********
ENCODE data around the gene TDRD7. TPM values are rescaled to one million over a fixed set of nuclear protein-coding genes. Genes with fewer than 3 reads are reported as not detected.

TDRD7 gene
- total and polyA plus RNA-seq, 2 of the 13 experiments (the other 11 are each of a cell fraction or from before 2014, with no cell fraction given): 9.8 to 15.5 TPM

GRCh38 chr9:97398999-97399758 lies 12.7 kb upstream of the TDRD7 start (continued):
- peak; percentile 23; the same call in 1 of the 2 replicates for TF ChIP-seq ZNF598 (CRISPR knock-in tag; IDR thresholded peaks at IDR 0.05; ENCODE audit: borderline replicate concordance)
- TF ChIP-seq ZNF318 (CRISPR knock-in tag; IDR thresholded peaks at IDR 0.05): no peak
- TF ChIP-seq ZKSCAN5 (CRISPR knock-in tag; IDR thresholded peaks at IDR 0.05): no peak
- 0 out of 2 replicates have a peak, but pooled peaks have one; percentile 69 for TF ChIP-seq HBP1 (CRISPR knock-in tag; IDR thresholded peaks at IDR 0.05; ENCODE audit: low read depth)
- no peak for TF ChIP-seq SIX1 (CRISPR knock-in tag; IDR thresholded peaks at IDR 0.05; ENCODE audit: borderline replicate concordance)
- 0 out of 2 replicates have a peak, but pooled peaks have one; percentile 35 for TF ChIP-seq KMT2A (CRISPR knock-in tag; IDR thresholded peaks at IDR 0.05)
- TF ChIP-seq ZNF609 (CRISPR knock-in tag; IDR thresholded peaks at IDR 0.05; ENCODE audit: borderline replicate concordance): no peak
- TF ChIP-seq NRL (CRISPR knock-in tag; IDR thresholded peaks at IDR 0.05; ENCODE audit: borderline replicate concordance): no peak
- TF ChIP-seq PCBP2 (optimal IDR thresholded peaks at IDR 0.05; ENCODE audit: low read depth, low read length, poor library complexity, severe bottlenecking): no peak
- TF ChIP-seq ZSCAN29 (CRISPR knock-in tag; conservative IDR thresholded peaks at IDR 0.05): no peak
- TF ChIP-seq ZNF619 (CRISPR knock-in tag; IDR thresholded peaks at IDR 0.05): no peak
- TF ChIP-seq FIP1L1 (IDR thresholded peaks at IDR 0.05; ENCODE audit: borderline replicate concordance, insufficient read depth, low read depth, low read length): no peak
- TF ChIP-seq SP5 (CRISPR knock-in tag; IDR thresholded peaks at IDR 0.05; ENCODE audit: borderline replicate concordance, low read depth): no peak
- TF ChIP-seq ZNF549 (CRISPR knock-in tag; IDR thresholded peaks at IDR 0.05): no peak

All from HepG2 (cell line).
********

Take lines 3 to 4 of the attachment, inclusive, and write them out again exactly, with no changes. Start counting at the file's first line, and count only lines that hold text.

- total and polyA plus RNA-seq, 2 of the 13 experiments (the other 11 are each of a cell fraction or from before 2014, with no cell fraction given): 9.8 to 15.5 TPM

GRCh38 chr9:97398999-97399758 lies 12.7 kb upstream of the TDRD7 start (continued):